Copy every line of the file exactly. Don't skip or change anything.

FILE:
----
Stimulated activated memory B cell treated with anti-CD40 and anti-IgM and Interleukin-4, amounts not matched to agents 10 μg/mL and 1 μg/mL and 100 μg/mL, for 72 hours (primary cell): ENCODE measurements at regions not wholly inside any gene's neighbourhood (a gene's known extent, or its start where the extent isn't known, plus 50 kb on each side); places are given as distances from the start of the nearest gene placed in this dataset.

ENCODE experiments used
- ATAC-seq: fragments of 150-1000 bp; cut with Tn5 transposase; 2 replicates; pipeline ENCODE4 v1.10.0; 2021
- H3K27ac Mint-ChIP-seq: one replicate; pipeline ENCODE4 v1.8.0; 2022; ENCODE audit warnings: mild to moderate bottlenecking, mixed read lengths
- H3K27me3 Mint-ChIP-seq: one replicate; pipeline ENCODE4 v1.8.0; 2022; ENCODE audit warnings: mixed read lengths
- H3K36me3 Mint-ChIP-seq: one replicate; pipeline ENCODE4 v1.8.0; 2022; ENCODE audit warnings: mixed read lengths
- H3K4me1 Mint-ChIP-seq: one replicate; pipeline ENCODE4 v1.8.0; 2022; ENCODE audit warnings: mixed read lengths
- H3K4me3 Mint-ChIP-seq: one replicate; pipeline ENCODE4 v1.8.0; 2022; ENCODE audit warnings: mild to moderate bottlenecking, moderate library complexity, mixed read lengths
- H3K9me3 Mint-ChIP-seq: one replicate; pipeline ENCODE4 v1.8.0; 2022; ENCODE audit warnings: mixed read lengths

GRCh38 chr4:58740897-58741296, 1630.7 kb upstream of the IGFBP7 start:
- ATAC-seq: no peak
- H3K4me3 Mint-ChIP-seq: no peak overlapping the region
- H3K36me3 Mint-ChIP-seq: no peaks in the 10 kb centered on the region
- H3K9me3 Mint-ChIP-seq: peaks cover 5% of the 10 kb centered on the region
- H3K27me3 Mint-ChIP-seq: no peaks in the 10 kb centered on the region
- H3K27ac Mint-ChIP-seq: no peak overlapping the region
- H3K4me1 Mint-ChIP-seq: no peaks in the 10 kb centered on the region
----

Stimulated activated memory B cell treated with anti-CD40 and anti-IgM and Interleukin-4, amounts not matched to agents 10 μg/mL and 1 μg/mL and 100 μg/mL, for 72 hours (primary cell): ENCODE measurements at regions not wholly inside any gene's neighbourhood (a gene's known extent, or its start where the extent isn't known, plus 50 kb on each side); places are given as distances from the start of the nearest gene placed in this dataset.

ENCODE experiments used
- ATAC-seq: fragments of 150-1000 bp; cut with Tn5 transposase; 2 replicates; pipeline ENCODE4 v1.10.0; 2021
- H3K27ac Mint-ChIP-seq: one replicate; pipeline ENCODE4 v1.8.0; 2022; ENCODE audit warnings: mild to moderate bottlenecking, mixed read lengths
- H3K27me3 Mint-ChIP-seq: one replicate; pipeline ENCODE4 v1.8.0; 2022; ENCODE audit warnings: mixed read lengths
- H3K36me3 Mint-ChIP-seq: one replicate; pipeline ENCODE4 v1.8.0; 2022; ENCODE audit warnings: mixed read lengths
- H3K4me1 Mint-ChIP-seq: one replicate; pipeline ENCODE4 v1.8.0; 2022; ENCODE audit warnings: mixed read lengths
- H3K4me3 Mint-ChIP-seq: one replicate; pipeline ENCODE4 v1.8.0; 2022; ENCODE audit warnings: mild to moderate bottlenecking, moderate library complexity, mixed read lengths
- H3K9me3 Mint-ChIP-seq: one replicate; pipeline ENCODE4 v1.8.0; 2022; ENCODE audit warnings: mixed read lengths

GRCh38 chr4:58740897-58741296, 1630.7 kb upstream of the IGFBP7 start:
- ATAC-seq: no peak
- H3K4me3 Mint-ChIP-seq: no peak overlapping the region
- H3K36me3 Mint-ChIP-seq: no peaks in the 10 kb centered on the region
- H3K9me3 Mint-ChIP-seq: peaks cover 5% of the 10 kb centered on the region
- H3K27me3 Mint-ChIP-seq: no peaks in the 10 kb centered on the region
- H3K27ac Mint-ChIP-seq: no peak overlapping the region
- H3K4me1 Mint-ChIP-seq: no peaks in the 10 kb centered on the region